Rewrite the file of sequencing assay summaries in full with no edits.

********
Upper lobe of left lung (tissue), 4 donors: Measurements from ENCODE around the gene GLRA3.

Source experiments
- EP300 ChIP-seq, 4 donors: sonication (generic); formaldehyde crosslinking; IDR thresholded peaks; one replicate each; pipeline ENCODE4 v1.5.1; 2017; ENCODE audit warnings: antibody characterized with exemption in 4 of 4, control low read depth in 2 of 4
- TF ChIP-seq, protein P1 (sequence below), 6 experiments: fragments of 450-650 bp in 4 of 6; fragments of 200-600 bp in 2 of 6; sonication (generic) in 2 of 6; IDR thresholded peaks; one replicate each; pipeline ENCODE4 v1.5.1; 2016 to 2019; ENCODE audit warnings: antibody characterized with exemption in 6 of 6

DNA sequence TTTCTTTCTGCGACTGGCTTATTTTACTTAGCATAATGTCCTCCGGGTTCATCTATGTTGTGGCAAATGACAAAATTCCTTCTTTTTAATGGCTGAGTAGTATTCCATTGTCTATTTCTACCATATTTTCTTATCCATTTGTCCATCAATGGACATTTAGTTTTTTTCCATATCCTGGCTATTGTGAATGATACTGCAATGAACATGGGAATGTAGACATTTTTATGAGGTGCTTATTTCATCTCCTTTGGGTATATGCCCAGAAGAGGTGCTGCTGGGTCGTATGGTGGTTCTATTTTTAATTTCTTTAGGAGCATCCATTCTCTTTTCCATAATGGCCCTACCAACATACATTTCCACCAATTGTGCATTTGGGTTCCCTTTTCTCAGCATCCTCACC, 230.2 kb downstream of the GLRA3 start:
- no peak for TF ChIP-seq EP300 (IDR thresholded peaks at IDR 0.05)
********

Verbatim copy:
Upper lobe of left lung (tissue), 4 donors: Measurements from ENCODE around the gene GLRA3.

Source experiments
- EP300 ChIP-seq, 4 donors: sonication (generic); formaldehyde crosslinking; IDR thresholded peaks; one replicate each; pipeline ENCODE4 v1.5.1; 2017; ENCODE audit warnings: antibody characterized with exemption in 4 of 4, control low read depth in 2 of 4
- TF ChIP-seq, protein P1 (sequence below), 6 experiments: fragments of 450-650 bp in 4 of 6; fragments of 200-600 bp in 2 of 6; sonication (generic) in 2 of 6; IDR thresholded peaks; one replicate each; pipeline ENCODE4 v1.5.1; 2016 to 2019; ENCODE audit warnings: antibody characterized with exemption in 6 of 6

DNA sequence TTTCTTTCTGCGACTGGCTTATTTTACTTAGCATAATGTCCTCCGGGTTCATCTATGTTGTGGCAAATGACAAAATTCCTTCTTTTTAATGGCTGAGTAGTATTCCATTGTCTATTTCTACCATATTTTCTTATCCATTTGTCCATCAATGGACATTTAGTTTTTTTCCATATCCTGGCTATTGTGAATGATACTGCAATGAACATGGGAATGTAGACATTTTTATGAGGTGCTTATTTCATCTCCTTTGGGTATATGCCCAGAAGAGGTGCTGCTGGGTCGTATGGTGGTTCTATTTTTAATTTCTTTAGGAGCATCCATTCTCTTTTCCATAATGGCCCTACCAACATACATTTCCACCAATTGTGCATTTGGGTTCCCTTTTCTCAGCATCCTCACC, 230.2 kb downstream of the GLRA3 start:
- no peak for TF ChIP-seq EP300 (IDR thresholded peaks at IDR 0.05)